Medically reviewed by Katelyn Hagerty, FNP
Written by Our Editorial Team
Last updated 1/1/2023
No two people who deal with an anxiety disorder experience all the same symptoms in all the same ways.
That said, there are some common symptoms that tend to affect many people with certain anxiety disorders. For example, heart palpitations are often experienced by those who deal with generalized anxiety disorder (GAD), which is one of the more common anxiety disorders.
Heart palpitations feel like your heart is racing very fast or like it’s skipping a beat. Even if you know that it’s your anxiety that is causing your heart rate to spike, it can still be scary.
Learning how to manage heart palpitations can soothe anxious feelings and help you from getting tripped up when it feels like you have an irregular heart rate. Keep reading to figure out what to do about anxiety and heart palpitations.
When anxiety strikes, your body’s stress response jumps into action. Even if you are totally safe, your fight or flight response may kick in and your body may act as though it’s in actual danger.
When this happens, hormones flood your body and your blood flow may even increase. This can cause heart palpitations.
Anxiety is actually the second most common cause of heart palpitations, after actual heart problems. Even if you don’t have a diagnosed anxiety disorder (such as GAD or panic disorder), you may deal with moments of nervousness. Even these small moments can cause what feels like an irregular heartbeat.
So, why does anxiety cause heart palpitations? Anxiety jumpstarts your autonomic nervous system (ANS), which helps to regulate certain bodily functions like digestion, breathing and, yes, your heart rate.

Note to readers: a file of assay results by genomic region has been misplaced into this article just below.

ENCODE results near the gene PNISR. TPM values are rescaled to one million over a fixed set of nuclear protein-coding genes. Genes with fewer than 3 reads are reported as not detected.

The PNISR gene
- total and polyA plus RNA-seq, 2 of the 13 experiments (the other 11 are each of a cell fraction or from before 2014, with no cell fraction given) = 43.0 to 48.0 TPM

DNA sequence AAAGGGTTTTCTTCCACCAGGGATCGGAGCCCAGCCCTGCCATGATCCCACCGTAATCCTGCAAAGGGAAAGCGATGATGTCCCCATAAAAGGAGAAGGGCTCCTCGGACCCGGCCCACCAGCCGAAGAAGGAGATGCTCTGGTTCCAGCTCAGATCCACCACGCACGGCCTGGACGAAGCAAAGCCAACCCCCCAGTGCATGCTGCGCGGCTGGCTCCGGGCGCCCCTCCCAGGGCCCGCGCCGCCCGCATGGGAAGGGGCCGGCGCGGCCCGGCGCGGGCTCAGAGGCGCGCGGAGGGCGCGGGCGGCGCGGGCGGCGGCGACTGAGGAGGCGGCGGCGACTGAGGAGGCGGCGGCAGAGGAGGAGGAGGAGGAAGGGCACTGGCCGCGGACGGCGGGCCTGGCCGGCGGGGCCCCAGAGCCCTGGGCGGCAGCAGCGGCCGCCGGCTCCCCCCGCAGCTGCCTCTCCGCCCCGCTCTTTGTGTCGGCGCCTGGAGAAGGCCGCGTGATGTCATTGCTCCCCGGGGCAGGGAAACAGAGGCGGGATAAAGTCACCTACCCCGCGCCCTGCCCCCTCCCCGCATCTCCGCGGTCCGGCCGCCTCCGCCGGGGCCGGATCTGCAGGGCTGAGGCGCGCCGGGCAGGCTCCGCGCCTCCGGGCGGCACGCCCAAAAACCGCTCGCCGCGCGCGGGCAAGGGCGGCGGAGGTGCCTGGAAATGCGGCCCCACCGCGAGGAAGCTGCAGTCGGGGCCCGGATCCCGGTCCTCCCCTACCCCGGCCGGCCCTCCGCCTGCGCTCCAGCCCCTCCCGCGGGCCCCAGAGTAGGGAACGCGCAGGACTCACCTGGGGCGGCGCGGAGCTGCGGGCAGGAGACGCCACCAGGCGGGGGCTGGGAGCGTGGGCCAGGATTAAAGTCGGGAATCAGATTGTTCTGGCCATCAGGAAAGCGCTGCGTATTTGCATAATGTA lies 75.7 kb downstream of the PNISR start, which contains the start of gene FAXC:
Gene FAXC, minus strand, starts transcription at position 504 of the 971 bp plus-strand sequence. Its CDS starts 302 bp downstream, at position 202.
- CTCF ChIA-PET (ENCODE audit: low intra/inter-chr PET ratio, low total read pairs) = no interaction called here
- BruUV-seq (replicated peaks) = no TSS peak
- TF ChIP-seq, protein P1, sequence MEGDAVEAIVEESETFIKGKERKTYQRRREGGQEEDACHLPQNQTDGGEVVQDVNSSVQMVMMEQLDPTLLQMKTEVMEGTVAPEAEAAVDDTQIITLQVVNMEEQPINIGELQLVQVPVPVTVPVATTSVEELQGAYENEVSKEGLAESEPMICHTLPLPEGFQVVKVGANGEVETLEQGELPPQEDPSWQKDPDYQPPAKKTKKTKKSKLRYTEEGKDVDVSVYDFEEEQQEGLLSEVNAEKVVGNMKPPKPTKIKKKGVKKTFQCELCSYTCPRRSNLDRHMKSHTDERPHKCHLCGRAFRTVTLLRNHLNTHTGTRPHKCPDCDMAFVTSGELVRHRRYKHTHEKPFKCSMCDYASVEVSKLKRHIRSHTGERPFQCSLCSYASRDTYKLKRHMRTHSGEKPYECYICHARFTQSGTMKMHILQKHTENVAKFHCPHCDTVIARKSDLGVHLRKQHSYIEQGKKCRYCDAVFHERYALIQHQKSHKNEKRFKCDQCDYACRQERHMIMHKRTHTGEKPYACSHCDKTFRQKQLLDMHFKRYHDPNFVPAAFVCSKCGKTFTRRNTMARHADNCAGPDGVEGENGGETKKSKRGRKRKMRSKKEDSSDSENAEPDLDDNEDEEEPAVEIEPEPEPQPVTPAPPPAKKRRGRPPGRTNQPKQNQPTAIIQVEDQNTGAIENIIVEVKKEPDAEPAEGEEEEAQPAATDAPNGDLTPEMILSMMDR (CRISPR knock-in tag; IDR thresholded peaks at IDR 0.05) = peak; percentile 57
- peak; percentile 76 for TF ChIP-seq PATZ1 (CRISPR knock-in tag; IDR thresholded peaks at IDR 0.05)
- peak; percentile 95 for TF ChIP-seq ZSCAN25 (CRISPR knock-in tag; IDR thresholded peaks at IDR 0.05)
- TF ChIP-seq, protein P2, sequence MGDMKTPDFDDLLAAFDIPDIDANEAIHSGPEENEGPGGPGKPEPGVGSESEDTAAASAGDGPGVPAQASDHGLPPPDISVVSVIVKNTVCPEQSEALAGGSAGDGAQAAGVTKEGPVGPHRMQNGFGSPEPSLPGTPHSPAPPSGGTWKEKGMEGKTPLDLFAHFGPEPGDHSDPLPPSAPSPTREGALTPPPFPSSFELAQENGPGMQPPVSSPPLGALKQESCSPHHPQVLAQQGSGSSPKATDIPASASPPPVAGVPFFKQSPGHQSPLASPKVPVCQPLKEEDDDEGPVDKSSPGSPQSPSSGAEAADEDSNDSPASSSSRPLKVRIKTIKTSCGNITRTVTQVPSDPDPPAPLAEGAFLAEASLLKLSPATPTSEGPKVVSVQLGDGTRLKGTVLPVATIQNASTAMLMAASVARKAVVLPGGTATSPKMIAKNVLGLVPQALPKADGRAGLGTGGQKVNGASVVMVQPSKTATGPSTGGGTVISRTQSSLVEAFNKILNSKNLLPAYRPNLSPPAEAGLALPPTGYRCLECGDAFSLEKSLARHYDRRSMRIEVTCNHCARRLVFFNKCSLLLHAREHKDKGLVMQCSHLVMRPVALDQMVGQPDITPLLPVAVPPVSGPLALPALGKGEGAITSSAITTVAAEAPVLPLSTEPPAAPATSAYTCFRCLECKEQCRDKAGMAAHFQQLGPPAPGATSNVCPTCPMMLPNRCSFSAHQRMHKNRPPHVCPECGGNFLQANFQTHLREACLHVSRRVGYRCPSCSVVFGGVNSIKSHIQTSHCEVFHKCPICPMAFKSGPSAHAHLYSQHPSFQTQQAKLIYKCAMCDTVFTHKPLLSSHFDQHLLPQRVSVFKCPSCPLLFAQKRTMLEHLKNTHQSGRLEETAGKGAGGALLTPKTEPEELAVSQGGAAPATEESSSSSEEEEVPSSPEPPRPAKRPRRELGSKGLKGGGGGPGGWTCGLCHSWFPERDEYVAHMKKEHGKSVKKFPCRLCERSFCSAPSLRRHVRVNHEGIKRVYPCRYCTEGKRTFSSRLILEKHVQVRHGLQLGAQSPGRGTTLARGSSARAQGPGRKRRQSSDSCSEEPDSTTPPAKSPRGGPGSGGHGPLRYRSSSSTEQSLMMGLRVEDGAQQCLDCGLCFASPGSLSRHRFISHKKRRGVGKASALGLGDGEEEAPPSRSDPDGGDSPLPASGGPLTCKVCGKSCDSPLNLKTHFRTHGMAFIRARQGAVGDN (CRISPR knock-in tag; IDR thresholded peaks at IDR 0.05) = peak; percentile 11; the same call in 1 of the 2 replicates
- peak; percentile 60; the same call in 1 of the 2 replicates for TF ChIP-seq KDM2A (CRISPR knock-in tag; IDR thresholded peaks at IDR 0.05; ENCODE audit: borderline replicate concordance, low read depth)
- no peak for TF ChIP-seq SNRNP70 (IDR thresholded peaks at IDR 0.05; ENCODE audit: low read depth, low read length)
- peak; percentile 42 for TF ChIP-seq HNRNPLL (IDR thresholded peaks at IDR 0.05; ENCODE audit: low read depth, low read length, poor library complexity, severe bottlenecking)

When your ANS gets out of whack you may notice physical symptoms like tense muscles, sweating, trembling or shaking, fatigue and an upset stomach in addition to a racing heart.
While heart palpitations from anxiety can be scary and overwhelming, they don’t tend to last for very long. Generally speaking, they come on quickly and are over almost as quickly.
Anxiety and heart palpitations are both very normal. If you notice your anxiety is leading to a temporarily irregular heartbeat, you have nothing to worry about. It may be scary and you may worry it can lead to a heart attack — but it can’t. Anxiety-induced heart palpitations are not dangerous.
The only thing that could be dangerous is if you misdiagnose your irregular heartbeat as being connected to anxiety when they’re not. Because of this, you should let a healthcare provider know if you are noticing semi-regular heart palpitations. Even if they are connected to an anxiety disorder, it may ease your nerves to know that a medical professional is keeping an eye on things.
If you ignore heart palpitations that aren’t from anxiety or mistake them for an anxiety symptom, it can be dangerous. Beyond anxiety, conditions like arrhythmias (heart rhythm issues), thyroid disorders, myocarditis (inflammation of the heart) and valve disease (or other heart conditions) can all cause heart palpitations.